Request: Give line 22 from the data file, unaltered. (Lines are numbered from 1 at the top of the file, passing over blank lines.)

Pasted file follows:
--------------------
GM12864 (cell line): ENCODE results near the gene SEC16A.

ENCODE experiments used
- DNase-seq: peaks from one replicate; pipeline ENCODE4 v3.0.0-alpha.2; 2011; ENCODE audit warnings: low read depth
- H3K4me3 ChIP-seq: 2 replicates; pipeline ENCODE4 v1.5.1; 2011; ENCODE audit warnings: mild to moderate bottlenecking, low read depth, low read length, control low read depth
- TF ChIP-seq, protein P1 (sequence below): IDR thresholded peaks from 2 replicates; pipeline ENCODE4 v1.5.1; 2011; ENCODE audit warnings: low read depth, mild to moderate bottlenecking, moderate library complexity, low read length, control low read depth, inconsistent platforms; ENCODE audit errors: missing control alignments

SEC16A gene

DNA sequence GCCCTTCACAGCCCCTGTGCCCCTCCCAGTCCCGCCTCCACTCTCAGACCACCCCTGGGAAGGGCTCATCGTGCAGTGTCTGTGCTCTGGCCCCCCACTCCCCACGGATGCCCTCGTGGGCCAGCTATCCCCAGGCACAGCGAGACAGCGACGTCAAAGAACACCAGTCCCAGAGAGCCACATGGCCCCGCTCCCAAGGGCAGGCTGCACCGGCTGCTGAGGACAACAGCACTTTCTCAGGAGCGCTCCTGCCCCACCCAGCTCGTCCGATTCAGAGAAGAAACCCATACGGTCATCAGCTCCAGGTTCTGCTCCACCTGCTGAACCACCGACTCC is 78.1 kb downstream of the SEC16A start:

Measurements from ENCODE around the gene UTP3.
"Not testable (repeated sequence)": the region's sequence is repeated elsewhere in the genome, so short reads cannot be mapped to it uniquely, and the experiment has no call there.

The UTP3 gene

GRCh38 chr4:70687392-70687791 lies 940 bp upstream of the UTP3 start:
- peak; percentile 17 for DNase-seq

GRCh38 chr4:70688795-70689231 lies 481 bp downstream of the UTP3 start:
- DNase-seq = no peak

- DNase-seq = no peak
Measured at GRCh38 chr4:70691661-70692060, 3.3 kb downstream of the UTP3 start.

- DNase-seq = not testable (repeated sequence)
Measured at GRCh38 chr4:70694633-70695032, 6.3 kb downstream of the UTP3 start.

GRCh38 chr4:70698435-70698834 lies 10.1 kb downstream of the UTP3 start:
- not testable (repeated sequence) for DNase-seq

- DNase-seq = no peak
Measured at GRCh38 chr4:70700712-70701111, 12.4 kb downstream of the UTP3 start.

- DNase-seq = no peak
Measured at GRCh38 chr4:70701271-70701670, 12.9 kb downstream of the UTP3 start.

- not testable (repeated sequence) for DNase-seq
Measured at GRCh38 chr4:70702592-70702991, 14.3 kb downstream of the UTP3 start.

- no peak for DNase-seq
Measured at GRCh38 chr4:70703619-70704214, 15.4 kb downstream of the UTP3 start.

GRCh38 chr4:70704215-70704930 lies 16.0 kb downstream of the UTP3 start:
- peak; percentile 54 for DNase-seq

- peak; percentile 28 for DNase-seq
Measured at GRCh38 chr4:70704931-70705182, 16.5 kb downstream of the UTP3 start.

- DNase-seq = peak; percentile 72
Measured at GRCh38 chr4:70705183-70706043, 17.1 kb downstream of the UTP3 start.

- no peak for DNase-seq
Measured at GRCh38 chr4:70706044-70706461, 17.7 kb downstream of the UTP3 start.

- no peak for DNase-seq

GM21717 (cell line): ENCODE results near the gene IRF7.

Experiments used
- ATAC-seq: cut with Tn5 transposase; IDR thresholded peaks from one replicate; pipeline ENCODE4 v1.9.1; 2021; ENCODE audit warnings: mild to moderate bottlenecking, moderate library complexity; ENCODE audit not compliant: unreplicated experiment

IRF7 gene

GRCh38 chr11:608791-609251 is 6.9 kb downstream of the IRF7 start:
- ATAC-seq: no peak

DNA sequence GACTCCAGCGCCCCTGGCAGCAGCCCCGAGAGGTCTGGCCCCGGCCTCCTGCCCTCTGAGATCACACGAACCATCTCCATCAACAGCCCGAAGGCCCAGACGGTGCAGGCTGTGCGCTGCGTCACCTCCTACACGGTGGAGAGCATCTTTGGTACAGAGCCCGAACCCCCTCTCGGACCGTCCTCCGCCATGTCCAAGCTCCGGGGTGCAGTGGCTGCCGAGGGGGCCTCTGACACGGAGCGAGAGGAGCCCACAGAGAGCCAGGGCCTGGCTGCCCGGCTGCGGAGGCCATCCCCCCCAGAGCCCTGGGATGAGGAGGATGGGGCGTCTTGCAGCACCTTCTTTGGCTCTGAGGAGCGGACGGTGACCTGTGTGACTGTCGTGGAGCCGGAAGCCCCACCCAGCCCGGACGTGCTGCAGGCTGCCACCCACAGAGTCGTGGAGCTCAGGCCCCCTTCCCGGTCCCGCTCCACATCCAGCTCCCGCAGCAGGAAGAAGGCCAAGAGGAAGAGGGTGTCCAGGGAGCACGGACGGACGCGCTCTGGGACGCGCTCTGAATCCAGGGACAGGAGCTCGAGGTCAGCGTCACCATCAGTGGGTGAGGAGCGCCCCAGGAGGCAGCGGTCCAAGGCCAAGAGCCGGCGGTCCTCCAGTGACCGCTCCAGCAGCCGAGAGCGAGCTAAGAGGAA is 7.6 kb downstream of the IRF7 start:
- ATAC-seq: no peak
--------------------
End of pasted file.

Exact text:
Measured at GRCh38 chr4:70700712-70701111, 12.4 kb downstream of the UTP3 start.